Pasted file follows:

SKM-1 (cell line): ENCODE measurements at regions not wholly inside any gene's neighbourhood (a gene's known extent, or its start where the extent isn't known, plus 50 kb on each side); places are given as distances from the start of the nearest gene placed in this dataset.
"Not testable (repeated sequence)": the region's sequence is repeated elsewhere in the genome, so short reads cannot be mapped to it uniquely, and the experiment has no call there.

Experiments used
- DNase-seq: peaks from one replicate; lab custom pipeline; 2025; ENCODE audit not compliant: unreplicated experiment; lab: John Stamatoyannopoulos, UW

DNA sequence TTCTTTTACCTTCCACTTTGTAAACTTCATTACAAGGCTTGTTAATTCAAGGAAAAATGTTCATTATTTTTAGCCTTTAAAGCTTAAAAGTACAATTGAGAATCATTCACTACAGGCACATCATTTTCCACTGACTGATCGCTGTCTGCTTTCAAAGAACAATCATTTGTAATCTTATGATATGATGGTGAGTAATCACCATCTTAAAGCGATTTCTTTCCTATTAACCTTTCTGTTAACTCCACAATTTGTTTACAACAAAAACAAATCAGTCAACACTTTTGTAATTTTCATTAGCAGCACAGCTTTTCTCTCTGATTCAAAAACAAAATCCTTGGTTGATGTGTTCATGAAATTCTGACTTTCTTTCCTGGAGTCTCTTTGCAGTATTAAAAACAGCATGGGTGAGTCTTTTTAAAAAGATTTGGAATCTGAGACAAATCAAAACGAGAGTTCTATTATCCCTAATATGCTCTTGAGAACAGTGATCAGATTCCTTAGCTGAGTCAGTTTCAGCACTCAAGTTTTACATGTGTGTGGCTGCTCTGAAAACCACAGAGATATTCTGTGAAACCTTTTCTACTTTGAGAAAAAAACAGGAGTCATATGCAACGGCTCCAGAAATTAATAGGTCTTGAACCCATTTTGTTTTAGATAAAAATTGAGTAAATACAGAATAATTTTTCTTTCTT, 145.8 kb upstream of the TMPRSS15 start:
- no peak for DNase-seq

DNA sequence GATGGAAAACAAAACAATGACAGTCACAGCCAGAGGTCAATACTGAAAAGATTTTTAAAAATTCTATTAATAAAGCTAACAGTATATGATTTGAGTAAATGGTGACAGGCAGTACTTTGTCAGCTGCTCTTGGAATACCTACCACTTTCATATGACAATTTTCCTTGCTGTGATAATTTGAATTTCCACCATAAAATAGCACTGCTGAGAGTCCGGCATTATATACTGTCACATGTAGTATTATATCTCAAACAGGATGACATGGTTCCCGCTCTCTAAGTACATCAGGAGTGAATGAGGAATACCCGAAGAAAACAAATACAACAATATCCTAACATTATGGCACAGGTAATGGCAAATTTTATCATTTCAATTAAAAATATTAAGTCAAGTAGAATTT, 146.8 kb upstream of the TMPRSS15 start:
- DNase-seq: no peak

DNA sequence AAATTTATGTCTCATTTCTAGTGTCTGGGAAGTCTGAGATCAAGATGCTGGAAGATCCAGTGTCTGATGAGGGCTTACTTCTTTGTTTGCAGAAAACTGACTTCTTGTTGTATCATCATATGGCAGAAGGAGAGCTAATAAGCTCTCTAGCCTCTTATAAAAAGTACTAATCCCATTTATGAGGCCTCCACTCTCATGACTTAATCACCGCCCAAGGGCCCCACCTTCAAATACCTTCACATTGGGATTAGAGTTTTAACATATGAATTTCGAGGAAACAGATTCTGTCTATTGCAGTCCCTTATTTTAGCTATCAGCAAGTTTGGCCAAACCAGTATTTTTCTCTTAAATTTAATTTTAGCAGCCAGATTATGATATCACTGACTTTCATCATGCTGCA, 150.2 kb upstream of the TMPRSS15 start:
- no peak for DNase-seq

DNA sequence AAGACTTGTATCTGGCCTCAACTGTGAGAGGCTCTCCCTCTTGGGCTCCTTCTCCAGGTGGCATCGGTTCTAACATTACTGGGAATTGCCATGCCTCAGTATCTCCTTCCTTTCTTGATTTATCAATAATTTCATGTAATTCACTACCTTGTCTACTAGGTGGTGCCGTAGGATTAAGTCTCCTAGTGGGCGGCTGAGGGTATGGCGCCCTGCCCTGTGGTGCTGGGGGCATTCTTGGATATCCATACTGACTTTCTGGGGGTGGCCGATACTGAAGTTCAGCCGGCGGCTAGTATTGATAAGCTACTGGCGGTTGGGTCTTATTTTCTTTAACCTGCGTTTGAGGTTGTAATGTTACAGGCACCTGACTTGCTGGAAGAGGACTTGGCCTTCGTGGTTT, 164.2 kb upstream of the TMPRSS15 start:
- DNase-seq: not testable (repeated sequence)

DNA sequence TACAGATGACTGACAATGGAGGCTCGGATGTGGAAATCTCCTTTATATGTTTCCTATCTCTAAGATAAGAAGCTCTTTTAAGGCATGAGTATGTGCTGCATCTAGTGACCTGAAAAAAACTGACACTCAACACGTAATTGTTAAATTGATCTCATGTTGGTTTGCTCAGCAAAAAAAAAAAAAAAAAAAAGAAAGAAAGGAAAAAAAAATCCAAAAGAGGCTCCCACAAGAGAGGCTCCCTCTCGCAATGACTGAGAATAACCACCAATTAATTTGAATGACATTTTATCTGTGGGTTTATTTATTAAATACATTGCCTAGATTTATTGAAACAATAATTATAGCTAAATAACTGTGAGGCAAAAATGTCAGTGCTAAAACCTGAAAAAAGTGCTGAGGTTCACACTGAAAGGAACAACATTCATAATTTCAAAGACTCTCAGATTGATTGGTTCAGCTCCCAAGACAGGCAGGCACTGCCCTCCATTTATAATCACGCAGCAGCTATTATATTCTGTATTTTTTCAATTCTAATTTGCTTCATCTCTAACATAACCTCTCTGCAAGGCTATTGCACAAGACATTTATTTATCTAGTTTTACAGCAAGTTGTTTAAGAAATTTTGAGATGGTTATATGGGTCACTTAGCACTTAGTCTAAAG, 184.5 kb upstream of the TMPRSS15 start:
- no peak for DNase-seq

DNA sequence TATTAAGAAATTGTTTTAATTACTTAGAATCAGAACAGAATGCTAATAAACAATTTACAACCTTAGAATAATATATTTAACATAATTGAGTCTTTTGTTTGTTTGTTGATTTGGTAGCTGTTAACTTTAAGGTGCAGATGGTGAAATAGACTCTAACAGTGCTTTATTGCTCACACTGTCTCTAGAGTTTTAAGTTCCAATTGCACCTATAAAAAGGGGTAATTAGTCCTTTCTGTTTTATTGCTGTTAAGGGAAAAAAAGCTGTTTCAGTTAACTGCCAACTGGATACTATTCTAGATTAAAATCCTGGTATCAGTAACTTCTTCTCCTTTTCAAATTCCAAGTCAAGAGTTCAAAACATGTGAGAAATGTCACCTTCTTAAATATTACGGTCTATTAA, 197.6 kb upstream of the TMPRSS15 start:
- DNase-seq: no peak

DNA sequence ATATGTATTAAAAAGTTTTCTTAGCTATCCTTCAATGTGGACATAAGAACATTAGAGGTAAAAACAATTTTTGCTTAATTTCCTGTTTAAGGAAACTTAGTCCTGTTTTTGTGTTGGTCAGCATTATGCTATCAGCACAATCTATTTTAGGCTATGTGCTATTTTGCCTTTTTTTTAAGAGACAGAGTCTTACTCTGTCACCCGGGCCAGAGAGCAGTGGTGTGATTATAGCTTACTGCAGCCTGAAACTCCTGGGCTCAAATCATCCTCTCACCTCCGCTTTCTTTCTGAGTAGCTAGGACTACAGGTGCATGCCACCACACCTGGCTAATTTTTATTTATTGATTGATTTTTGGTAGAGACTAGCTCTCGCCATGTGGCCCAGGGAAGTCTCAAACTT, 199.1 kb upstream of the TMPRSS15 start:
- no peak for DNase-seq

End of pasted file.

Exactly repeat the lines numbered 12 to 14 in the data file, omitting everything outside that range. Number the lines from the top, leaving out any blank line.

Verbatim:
- DNase-seq: not testable (repeated sequence)

DNA sequence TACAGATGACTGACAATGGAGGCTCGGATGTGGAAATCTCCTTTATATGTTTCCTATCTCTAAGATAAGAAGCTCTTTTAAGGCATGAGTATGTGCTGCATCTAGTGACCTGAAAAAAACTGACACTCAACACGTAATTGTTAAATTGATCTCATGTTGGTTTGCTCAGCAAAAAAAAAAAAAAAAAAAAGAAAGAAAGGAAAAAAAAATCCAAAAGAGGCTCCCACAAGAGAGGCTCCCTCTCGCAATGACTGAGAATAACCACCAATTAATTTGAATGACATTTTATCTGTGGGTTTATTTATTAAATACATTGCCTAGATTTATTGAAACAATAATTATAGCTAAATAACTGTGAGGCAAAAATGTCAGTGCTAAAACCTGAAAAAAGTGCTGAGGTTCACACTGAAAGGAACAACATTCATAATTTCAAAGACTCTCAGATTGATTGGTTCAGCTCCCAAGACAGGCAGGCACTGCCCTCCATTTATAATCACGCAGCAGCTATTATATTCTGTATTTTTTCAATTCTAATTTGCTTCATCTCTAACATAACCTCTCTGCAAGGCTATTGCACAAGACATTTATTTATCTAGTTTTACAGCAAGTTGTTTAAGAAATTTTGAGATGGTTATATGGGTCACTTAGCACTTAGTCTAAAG, 184.5 kb upstream of the TMPRSS15 start:
- no peak for DNase-seq